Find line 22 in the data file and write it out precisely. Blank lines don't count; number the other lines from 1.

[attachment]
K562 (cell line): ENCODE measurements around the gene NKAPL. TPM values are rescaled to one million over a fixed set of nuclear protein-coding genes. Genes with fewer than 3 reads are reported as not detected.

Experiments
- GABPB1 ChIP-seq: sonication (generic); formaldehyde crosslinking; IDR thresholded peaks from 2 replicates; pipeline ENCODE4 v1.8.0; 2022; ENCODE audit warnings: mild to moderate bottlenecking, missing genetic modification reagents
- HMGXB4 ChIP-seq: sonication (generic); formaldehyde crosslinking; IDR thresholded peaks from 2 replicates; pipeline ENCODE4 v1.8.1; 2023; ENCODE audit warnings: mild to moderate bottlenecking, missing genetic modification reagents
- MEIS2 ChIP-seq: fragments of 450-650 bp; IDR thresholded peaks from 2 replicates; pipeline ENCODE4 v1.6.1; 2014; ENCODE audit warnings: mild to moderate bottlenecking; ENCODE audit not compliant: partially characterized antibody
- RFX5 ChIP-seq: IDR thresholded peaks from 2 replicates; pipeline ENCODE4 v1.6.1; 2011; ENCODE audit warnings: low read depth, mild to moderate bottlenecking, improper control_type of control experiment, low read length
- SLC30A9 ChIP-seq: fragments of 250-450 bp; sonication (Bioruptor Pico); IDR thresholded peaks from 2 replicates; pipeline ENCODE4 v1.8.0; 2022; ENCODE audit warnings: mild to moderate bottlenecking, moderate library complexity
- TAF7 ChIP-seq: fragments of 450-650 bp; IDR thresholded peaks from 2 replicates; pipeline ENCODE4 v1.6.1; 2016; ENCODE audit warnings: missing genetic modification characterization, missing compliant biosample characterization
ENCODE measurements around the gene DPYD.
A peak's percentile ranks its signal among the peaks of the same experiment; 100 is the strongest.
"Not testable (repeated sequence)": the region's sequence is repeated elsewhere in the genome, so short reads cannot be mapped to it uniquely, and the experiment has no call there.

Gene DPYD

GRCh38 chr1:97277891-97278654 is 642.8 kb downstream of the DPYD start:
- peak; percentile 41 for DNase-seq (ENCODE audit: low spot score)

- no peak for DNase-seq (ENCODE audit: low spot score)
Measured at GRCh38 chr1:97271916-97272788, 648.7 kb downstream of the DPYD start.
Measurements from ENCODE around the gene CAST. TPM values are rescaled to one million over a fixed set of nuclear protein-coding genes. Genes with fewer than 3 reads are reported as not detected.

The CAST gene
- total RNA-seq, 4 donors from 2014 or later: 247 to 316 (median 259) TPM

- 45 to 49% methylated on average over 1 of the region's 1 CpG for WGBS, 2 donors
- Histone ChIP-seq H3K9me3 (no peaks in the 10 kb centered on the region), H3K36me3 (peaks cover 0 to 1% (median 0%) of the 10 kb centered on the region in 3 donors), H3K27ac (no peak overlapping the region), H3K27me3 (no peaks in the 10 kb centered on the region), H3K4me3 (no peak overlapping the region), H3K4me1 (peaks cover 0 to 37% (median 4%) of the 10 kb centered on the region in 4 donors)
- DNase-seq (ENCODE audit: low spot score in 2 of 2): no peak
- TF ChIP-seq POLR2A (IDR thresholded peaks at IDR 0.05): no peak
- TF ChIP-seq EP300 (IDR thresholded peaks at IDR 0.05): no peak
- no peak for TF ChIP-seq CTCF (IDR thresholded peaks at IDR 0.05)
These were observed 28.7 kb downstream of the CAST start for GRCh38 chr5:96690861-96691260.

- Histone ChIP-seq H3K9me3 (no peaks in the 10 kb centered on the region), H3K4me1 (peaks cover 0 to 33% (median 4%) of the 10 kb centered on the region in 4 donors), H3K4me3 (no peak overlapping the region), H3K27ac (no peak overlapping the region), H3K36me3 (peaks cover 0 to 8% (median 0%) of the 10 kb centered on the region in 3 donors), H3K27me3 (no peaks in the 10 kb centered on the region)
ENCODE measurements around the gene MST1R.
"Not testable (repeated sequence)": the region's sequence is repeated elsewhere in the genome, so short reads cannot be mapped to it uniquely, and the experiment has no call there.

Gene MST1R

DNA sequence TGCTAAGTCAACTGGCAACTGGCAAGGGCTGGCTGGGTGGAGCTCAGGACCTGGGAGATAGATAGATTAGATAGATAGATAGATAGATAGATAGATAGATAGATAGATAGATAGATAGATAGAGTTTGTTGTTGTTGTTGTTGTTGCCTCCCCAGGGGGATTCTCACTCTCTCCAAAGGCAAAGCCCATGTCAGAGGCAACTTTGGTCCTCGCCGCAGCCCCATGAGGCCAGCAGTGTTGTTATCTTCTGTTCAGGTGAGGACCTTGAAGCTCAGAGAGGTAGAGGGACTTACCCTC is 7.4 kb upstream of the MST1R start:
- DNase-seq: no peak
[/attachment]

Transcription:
- DNase-seq (ENCODE audit: low spot score in 2 of 2): no peak